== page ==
Two centuries after Champollion’s illuminating achievement, the Luxor Obelisk has emerged from a six-month restoration that removed urban grime and pollution. The original pink color of the Aswan granite is once again visible, the hieroglyphics gloriously legible. The oldest monument in Paris — dating to the 13th century B.C. — now captures the light the way the ancient Egyptians intended.
Mercure Figeac Viguier du Roy
52 Rue Emile Zola, Figeac
This hotel is a heritage site beloved by locals who drop by for drinks or strolls in the garden. There are only 33 guest rooms, spread out in an ensemble of medieval houses, connected by courtyards and salons dressed in period feature. Contemporary decor pays tribute to Champollion, with references to writing. Rates from about $135 per night in summer.
6 Rue du Consulat, Figeac
A favorite of the Figeacois, this friendly bistro is run by a French-Irish couple who previously trained in popular Paris restaurants. The menu focuses on seasonal ingredients sourced locally from producers. Open Tuesday through Saturday for lunch and dinner. (Closed Wednesday dinner.) Mains about $19.
Champollion was the first curator of the Louvre’s Egyptian collections. “Pharaoh of the Two Lands,” which focuses on the Kushite kings who once ruled Egypt, runs until July 25. Open daily, 9 a.m. to 6 p.m., and until 9:45 p.m. on Friday. Last entry one hour before closing. Closed Tuesday. Tickets about $18 per person. Free for visitors under 18.
National Library of France
Bibliothèque François-Mitterrand, Galerie 2
Quai François Mauriac, East Entry
Located in the 13th arrondissement, the François-Mitterrand site of the National Library was designed by architect Dominique Perrault as towers resembling open books. The “Champollion Adventure” exhibit showcases Champollion’s manuscripts alongside loaned artifacts and prized items from the library’s collection. Exhibit open until July 24. Open Tuesday to Saturday, 10 a.m. to 7 p.m., and Sunday, 1 to 7 p.m. Tickets about $9 per person; reduced-price tickets for students under 35, teachers and more about $7 per person.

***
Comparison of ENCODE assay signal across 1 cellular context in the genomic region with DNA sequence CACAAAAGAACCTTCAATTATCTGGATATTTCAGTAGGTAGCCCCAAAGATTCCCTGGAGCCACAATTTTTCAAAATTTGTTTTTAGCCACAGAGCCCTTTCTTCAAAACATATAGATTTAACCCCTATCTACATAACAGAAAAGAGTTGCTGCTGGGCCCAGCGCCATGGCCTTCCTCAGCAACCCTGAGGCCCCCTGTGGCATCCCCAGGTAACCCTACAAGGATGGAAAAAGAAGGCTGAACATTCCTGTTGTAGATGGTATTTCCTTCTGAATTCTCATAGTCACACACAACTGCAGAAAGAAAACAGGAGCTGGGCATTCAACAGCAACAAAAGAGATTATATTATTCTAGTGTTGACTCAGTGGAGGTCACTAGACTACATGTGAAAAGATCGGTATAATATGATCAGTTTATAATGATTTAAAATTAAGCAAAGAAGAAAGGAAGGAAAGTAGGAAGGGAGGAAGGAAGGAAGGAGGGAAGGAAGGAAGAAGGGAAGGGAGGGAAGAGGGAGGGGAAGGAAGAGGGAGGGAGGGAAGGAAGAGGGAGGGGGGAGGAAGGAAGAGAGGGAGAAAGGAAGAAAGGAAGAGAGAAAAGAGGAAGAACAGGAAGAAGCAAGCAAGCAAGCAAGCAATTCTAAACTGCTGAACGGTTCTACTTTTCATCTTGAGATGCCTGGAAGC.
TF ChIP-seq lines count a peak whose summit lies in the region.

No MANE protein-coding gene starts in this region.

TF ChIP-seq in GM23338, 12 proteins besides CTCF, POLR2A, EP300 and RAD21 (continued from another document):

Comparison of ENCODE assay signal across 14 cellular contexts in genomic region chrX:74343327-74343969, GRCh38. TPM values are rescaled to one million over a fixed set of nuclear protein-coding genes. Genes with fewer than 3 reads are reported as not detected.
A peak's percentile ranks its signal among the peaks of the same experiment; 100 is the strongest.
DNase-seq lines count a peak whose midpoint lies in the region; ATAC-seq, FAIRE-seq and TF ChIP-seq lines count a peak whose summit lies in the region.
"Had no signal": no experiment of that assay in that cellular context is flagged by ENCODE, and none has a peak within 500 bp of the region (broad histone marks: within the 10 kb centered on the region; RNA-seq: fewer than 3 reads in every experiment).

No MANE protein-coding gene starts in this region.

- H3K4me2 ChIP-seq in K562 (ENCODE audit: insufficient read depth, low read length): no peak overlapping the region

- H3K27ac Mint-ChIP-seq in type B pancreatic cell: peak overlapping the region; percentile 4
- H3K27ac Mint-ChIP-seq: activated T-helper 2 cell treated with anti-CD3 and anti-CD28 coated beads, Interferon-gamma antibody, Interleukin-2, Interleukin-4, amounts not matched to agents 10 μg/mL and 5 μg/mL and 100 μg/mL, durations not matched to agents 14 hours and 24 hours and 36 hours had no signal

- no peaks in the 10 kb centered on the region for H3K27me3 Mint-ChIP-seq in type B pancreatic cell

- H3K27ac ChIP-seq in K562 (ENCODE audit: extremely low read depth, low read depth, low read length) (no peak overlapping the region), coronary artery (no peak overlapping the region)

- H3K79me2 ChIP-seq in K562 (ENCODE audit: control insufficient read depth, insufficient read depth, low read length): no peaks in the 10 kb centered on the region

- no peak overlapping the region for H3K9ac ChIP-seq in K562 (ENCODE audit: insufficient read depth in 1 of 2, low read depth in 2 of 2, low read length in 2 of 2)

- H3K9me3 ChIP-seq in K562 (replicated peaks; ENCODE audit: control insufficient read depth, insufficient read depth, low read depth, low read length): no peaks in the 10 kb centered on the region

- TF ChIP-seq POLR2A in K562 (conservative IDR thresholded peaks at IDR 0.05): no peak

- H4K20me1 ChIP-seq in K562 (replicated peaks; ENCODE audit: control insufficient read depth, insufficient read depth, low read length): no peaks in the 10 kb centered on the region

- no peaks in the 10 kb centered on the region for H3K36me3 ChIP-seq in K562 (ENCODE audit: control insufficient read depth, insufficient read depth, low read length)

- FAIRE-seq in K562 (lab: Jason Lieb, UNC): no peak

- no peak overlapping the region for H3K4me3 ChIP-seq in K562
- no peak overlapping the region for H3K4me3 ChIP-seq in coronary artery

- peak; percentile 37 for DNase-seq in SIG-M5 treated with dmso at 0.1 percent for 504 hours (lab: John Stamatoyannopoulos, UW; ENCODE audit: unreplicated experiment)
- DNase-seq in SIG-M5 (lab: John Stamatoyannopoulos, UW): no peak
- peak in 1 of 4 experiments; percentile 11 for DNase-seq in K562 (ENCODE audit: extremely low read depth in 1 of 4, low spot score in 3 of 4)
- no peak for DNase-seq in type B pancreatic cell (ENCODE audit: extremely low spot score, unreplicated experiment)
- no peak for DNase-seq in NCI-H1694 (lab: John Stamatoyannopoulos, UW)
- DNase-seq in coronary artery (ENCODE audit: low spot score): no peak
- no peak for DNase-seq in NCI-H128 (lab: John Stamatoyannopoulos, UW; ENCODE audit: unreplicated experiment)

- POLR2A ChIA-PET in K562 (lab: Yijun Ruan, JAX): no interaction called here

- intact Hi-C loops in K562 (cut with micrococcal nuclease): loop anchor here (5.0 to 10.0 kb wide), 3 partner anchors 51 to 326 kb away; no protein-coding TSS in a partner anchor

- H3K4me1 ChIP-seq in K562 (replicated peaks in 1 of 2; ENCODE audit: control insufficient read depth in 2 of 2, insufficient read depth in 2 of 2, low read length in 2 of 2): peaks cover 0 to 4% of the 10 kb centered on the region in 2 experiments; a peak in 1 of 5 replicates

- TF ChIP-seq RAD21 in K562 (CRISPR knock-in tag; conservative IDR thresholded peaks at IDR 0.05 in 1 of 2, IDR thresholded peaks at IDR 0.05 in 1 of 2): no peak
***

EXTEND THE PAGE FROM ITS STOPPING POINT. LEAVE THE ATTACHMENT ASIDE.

“Eurêka!” in Greater Figeac
Champollion’s birthplace is celebrating the bicentennial of the decipherment with a program of events concluding in October. Highlights include concerts, culinary dishes, a special exhibit at the Champollion museum, and a sound and light show. Check website for full program.
1 Rue des Fossés Saint-Bernard, Paris
The Jean Nouvel-designed landmark is hosting a virtual-reality experience called “The Horizon of Khufu: A Journey in Ancient Egypt,” developed in partnership with Peter Der Manuelian, an Egyptology professor at Harvard University and director of the Giza Project. Wearing a headset device, visitors take a 45-minute virtual trip inside the Great Pyramid of Khufu. Runs through Oct. 2. Open Tuesday to Friday, 10 a.m. to 6 p.m., and Saturday and Sunday until 7 p.m. Closed Monday. Tickets for virtual-reality experience about $31 per person.
The first Louvre outpost, which is celebrating its 10th anniversary this year, was built on a former coal mine. For the bicentennial, an exhibit called “Champollion: The Path of Hieroglyphics” will take place from Sept. 28 to Jan. 16. Open daily, 10 a.m. to 6 p.m. Closed Tuesday. Admission to the Galerie du Temps and Pavillon de Verre is free. Tickets for temporary exhibitions about $12 per person. Tickets for people 18 to 25 about $6 per person. Free for under 18.
7 Promenade Robert Laffont (Esplanade du J4), Marseille
Mucem — Museum of Civilizations of Europe and the Mediterranean is running the “Pharaoh Superstars” exhibit until Oct. 17. Open daily, 10 a.m. to 7 p.m. Closed Tuesday. Closes at 8 p.m. from July 9 to Aug. 30. Tickets about $12 per person.
Champollion was raised by his brother Jacques-Joseph in the town of Vif, and their former home is a museum. The permanent exhibit shows how they contributed to the founding of Egyptology. During this bicentennial year, “Restoring Ancient Egypt” shows Jean-Claude Golvin’s watercolors until Sept. 18. Additional Champollion exhibits planned in the Isère department in the fall. Open Tuesday to Sunday, 10 a.m. to 6 p.m. until Oct. 31; closed for lunch, 12:30 p.m. to 1:30. Closed Monday. Free entry. Reservations recommended.
Museum of Fine Arts of Lyon
20 Place des Terreaux, Lyon
Running from Oct. 1 to Dec. 31, the “François Artaud — Jean-François Champollion” exhibit will show how the museum’s first director aided Champollion in his research. Open Wednesday to Monday, 10 a.m. to 6 p.m., and Friday, 10:30 a.m. to 6 p.m. Closed Tuesday. General admission about $8 per person; free for those under 18.
11 Place Marcelin Berthelot, Paris
Champollion was appointed the first chair of Egyptology here in 1831. His statue, channeling Rodin’s “The Thinker,” is found in the courtyard. A Champollion exhibit will take place Sept. 15 to Oct. 28.
Potential travelers should take local and national public health directives regarding the pandemic into consideration before planning any trips. Travel health notice information can be found on the Centers for Disease Control and Prevention’s interactive map showing travel recommendations by destination and the CDC’s travel health notice webpage.